One of the most important elements of the legal marketing function is reducing the perceived risk involved in the contracting of a law firm’s services. Personal injury law practices have intrinsically known this for years and is underscored by their assurances to be compensated, only when “you are.” In the world of consumer goods, the provision of a “money back guarantee” provides much the same purpose. In such situations, the marketer and not the “buyer” assumes the risk.
In marketing legal services however, such promises are neither practical nor cost-beneficial. Yet reducing the perceived risk remains critical and, as noted below, there are a number of ways in which law firms can approach this task.
Unfortunately, although this is probably the most effective strategy, it is also the most expensive. People are comfortable with what they know and if they feel they know a company or a law firm (even if this perception is inaccurate), they are more likely to entrust their resources with it. “No one ever got fired for hiring IBM” is as true today as it was when some clever individual first coined the phrase. Businesses and law firms allocate large sums to positioning themselves in the marketplace and then reinforcing that positioning over and over again through hundreds of both large and small ways.
“Professionalism” is a horrible term to use because it is difficult to define. It’s one of those things that we seem to know when we see it. Or perhaps better said, we seem to notice a lack of it when we don’t. When representation of a law firm – be it through an individual, an email, or piece of promotional material is “sloppy,” incomplete, inaccurate, etc., we have raised the bar of perceived risk. After all, if one is less than attentive to how one’s own firm is represented, why should a potential client think that that attention will be any greater for him or her.
To illustrate this, think for a minute about the impact it would have if a vendor promoted its wares to your office and when prompted, could not produce a business card or a website address. The lack of such basic accoutrements of “being in business” would not necessarily mean the vendor was of a lower quality, but it sure would give that impression.
It is important to give prospects an opportunity to “check you out.” This is usually done through marketing materials, testimonials, client referrals, published articles, etc. The more forthright the firm is in how it promotes its wares, the more credibility it establishes. Even when the inevitable mistakes occur, an honest representation of these mistakes (along with an explanation as to how they will be addressed) can sometimes go a longer way towards a positive client experience than even one where no issues ever arise.
4. Getting Prospects to Know You Before They Make The Decision to Hire You
For any prospective client, the decision of which law firm to hire is a big one (as is even the decision to hire one in the first place). In fact, there are times when it can be downright intimidating. Much of that is due to the uncertainty that goes with initiating some kind of legal action or procedure. What’s rote for you is certainly not rote for them. Hence, the more you can do to make them as comfortable with you before the actual hire, the more likely you are to convert that prospect.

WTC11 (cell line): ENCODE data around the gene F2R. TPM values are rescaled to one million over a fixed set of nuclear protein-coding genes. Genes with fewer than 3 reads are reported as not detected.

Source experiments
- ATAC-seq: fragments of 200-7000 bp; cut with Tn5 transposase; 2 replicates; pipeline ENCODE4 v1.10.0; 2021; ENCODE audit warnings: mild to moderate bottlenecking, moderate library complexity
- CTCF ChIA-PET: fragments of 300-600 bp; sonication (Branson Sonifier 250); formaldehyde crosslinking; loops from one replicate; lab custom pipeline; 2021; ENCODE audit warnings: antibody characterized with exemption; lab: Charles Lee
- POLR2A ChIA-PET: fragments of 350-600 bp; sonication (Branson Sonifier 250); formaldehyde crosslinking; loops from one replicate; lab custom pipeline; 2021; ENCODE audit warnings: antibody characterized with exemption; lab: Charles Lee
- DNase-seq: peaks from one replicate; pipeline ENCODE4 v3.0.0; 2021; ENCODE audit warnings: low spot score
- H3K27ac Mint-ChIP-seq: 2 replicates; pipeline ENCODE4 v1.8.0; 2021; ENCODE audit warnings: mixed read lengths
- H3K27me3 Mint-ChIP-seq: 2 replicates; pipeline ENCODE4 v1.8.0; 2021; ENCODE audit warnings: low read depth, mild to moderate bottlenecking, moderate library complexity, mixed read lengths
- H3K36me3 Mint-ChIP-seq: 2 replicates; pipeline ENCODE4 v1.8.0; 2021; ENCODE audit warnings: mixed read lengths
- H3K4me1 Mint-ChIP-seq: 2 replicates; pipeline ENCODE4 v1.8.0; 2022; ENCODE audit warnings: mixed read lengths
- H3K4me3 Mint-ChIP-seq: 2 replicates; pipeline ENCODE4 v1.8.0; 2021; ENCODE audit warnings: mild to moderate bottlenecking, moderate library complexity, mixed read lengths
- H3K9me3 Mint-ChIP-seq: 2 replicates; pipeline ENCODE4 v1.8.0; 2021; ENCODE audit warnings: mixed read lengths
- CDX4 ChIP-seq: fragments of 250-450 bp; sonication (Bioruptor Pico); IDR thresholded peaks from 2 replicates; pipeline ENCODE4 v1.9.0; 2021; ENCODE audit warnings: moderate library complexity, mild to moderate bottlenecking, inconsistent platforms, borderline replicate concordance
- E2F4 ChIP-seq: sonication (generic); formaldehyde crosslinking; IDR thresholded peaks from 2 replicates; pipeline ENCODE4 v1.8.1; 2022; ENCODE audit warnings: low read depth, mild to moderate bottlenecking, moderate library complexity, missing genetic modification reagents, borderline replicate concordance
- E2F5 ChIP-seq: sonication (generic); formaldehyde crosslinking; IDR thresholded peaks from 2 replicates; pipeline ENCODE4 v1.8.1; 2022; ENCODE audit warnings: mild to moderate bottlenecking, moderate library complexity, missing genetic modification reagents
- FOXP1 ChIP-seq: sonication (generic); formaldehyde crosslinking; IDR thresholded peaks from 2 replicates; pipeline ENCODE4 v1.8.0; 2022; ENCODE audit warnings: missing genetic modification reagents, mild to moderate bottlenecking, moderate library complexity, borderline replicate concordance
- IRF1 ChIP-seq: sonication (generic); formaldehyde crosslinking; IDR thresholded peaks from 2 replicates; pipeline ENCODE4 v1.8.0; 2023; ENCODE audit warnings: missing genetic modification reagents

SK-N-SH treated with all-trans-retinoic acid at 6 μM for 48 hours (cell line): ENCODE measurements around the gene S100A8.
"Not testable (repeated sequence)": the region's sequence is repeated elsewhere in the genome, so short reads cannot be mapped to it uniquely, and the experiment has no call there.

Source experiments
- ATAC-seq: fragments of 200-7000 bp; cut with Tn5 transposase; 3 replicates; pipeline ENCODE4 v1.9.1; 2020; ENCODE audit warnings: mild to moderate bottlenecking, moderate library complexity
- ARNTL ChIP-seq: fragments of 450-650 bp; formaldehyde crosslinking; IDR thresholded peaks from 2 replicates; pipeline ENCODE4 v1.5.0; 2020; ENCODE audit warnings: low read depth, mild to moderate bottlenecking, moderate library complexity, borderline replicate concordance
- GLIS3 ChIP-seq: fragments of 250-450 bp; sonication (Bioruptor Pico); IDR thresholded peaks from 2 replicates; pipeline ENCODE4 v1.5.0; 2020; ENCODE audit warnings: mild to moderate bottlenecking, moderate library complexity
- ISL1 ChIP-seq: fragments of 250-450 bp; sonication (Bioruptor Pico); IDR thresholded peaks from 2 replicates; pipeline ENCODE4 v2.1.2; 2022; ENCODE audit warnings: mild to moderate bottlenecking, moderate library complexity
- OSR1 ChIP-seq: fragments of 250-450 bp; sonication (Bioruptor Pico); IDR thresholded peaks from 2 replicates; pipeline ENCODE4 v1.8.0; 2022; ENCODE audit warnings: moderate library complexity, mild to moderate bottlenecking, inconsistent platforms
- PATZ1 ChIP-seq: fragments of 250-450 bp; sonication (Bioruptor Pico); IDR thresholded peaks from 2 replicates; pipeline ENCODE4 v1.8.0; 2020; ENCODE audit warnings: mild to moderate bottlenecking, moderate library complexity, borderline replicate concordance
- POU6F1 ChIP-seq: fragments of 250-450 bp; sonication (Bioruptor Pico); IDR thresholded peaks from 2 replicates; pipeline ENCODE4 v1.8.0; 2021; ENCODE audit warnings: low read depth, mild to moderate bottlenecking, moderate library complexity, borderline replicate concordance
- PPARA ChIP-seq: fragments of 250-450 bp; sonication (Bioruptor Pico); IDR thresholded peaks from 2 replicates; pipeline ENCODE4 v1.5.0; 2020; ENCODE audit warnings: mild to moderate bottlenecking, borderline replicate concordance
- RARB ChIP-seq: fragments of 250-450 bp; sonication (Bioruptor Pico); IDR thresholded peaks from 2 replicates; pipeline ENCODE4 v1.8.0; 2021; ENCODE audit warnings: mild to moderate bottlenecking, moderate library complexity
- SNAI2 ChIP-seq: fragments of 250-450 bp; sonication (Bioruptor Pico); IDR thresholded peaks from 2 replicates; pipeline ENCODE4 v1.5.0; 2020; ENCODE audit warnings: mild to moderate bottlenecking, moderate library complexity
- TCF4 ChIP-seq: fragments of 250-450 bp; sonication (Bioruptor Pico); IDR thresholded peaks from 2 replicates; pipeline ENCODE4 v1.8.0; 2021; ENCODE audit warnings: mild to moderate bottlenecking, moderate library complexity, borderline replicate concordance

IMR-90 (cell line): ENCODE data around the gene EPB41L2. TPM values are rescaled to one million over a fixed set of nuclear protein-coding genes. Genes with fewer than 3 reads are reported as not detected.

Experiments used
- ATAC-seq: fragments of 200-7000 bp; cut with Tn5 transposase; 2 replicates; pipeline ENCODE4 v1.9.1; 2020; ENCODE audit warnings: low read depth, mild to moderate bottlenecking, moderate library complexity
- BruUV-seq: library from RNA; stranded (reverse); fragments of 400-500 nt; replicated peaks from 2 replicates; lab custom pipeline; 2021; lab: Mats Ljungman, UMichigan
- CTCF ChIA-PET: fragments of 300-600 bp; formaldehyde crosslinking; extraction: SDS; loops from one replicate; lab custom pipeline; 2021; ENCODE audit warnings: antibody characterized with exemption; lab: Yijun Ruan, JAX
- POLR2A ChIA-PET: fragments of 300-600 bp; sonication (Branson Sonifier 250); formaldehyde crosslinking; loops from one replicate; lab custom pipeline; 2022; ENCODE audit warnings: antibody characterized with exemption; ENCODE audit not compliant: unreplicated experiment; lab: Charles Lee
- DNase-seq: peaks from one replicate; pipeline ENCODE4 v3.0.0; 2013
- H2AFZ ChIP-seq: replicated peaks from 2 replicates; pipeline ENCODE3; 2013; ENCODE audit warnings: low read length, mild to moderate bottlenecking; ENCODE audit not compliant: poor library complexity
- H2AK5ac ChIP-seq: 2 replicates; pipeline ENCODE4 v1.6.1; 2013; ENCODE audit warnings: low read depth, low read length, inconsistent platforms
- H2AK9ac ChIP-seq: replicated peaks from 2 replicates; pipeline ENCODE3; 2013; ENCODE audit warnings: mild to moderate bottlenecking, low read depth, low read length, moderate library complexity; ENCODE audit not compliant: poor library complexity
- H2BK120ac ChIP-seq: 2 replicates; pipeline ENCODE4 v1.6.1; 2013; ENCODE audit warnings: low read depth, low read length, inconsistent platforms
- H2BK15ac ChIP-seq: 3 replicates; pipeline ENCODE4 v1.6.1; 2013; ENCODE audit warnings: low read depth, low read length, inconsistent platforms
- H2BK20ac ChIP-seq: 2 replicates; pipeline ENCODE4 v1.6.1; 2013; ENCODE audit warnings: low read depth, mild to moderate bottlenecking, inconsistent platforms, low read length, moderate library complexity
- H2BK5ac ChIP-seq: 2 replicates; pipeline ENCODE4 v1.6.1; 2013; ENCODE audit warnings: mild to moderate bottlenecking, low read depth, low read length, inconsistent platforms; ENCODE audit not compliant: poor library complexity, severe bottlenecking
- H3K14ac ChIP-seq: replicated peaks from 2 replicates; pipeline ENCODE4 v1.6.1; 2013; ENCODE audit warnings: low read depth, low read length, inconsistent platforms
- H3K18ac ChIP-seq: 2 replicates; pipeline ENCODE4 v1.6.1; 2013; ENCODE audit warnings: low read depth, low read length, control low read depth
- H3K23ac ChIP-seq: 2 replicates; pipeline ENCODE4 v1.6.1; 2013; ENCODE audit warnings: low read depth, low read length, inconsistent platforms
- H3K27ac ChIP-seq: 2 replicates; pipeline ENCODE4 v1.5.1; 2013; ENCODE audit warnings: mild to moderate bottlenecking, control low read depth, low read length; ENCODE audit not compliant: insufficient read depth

We have found seminars to be particularly helpful in this regard. There is a comfort that comes with being an anonymous person sitting in a room with other anonymous people. No one knows (or cares) who you are and your problems are not for public consumption (unless you choose them to be). The seminar or workshop gives the prospect the opportunity to get to know whether or not they like you – before it really matters. By seeing you, hearing you speak, appreciating your grasp of the issues that are important to them, that prospect is getting to know you without he or she themselves being evaluated.
5. Implementing a Meaningful Marketing Mix
The philosopher Marshall McLuhan once said that the “medium is the message” and he was absolutely right. The avenues by which prospects are exposed to your message play a significant role in whether perceived risk is heightened or diminished. An article in the New York Times that highlights your expertise in a particular area of the law is infinitely better at building credibility (and thereby reducing risk) than is a billboard “down by the highway.” A web site that refers to yours is likewise stronger than a pay-per-click ad. The aforementioned seminar can do wonders to reduce risk; less so for a booth at a trade show.
That is not to say that these other vehicles do not have a role in practice-building (that’s fodder for an article on another day). It’s just that some are specifically geared for reducing perceived risk.
I close by recalling how an attorney called us once for recommendations on how he might go about marketing his real estate practice. I suggested that he should start by creating a web site. (He didn’t have one at the time). The attorney balked at my recommendation, stating that in real estate law, he could not see obtaining clients in this manner. As much as I tried, I could not get him to understand that when it comes to marketing, converting a prospect into a client is but one element of many. And among those others is a pretty important one called… “Minimizing Risk.”